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article imageHow U.S. workforce is responding to technology skills gap

By Tim Sandle     Feb 19, 2020 in Business
There is a cyber-skills gap in many developed economies. A recent study has highlighted the lack of appropriate skills, like coding, in the U.S. However, the poll also reveals that the workforce acknowledges this, indicating a provision gap to be filled.
Colleges and universities are seemingly failing to produce enough job-ready tech workers to meet demand. As an example, Elon Musk recently put out an open call for artificial intelligence coders, stating that no degree (or even a high school diploma) was necessary. In certain technology verticals, like cybersecurity, the skill gap is still growing at a startling pace, as drawn from a study entitled ‘Global Snapshot: The CISO in 2020’, explored cyber security and the role of the CISO.
In another survey from Codecademy, who polled 1,000 employed U.S. residents, found that employees are starting to respond to demand. The results showed that 82 percent of U.S. respondents identified coding and programming as skills with the greatest personal and professional growth potential.
Commenting on this, Codecademy CEO Zach Sims says in a statement sent to Digital Journal: "Hard skills like SQL and Java are going to continue to be in high demand for the foreseeable future, but another coding language I suggest all people learn is Python. It is an ideal skill to learn in the new year because it is in high demand (about 18% of tech job postings asked candidates to understand Python in 2019) and also because it is designed to be easy to read and learn.”
Another finding from the survey is that 62 percent of employed U.S. residents have a plan to gain or improve a tech-related skill in 2020. The three most in-demand Natural Processing Languages survey respondents want to learn in 2020 are Python, SQL, and Javascript.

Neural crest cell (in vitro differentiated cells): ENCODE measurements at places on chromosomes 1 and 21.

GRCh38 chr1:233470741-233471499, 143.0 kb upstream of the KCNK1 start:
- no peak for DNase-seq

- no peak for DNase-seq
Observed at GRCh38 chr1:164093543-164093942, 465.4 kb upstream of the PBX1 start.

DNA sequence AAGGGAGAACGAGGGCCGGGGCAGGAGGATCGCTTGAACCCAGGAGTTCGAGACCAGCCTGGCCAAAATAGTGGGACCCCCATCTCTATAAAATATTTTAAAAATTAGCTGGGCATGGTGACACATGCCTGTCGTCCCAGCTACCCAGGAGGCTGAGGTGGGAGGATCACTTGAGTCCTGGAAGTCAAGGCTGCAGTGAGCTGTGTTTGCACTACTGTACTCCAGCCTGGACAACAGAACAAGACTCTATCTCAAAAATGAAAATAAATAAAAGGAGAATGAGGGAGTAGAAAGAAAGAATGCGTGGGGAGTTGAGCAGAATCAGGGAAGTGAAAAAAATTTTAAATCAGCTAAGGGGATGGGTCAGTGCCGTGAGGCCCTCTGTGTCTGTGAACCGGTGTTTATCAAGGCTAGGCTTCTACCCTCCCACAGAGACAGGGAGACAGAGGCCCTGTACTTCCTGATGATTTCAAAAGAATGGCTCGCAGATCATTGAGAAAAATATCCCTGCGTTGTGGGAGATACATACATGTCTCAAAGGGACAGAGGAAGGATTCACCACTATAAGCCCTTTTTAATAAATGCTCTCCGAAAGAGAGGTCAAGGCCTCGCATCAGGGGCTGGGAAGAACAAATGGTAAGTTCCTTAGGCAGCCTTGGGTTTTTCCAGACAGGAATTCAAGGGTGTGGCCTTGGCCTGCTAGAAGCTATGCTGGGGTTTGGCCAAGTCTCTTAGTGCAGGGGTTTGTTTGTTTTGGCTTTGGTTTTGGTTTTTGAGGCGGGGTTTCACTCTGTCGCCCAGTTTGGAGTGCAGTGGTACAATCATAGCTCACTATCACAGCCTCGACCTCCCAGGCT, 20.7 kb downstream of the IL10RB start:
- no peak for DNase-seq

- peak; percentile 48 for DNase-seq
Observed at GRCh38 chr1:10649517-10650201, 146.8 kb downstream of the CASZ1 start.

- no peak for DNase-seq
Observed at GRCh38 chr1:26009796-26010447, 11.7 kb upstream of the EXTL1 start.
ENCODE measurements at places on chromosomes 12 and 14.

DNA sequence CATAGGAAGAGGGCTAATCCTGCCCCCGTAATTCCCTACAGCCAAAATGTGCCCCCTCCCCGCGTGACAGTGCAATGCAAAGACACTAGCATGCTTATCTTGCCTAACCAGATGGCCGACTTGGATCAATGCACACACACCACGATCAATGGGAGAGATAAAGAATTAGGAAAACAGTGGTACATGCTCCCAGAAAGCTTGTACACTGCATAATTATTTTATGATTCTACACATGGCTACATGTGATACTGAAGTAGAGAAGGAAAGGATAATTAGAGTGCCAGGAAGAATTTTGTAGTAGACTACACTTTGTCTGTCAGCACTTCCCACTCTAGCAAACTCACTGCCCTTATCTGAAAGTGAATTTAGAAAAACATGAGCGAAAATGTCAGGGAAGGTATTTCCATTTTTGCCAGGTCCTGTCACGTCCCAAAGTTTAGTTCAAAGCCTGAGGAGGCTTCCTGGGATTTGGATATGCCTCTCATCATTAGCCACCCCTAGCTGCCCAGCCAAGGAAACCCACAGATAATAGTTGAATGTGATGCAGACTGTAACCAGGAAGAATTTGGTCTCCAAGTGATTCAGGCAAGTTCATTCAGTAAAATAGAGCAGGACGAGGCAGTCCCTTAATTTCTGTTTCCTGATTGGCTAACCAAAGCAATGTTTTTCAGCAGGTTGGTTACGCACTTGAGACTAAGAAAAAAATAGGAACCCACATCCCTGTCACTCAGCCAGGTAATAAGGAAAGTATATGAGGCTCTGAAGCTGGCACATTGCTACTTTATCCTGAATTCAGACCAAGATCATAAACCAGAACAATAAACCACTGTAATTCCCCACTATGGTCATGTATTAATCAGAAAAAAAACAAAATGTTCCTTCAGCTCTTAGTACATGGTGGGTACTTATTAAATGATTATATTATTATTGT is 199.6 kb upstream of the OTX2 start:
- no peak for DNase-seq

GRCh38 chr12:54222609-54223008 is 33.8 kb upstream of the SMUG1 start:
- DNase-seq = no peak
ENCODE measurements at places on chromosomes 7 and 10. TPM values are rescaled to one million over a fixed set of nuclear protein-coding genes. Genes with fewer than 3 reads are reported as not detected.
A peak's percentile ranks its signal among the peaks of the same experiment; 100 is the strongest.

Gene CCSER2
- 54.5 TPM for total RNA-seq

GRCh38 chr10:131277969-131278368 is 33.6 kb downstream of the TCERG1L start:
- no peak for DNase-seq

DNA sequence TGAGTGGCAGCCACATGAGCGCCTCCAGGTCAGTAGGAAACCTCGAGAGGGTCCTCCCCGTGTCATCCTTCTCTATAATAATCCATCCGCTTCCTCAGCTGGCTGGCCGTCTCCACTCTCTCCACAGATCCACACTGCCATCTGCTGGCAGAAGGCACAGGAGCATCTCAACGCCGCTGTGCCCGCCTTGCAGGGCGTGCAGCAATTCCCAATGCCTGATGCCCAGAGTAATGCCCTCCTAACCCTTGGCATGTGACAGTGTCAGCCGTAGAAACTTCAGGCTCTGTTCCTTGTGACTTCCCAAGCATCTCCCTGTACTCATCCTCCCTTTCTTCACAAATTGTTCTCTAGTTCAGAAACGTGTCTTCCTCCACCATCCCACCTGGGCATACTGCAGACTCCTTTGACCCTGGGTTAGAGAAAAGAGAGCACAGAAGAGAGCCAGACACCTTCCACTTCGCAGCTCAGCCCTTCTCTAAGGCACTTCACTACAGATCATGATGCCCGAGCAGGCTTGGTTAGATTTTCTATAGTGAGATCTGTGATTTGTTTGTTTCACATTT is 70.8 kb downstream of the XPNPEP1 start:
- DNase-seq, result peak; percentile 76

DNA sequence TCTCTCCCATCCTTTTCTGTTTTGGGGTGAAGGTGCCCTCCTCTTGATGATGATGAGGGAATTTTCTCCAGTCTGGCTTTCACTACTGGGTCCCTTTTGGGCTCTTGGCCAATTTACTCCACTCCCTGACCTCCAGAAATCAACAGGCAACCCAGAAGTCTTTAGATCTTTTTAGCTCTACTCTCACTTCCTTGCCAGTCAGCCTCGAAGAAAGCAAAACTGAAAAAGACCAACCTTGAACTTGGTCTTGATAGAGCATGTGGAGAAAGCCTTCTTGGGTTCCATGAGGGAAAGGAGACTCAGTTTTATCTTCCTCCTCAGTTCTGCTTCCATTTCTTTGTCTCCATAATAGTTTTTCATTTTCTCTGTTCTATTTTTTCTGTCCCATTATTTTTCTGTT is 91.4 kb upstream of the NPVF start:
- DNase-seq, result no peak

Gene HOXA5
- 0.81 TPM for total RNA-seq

In terms of regional differences, the top five U.S. states that placed the highest priority on gaining tech skills in 2020 were:
1. New York (71 percent)
2. Ohio (70 percent)
3. Pennsylvania (69 percent)
4. Maryland (67 percent)
5. New Jersey (66 percent)
Looking at this aspects, Sims says: "When people learn to write code, they’re embarking on a journey of personal transformation that emanates into every other part of their lives. It helps people realize their personal and professional potential, and teaches them to become problem-solvers.”
Also drawn from the survey was that fact that just over 73 percent of respondents said that the best way for them to master a new skill is to 'learn by doing.' Similarly, 23 percent said receiving timely feedback is crucial for them to be successful in skills-based learning.
More about technology skills, Work, Employment, Skills
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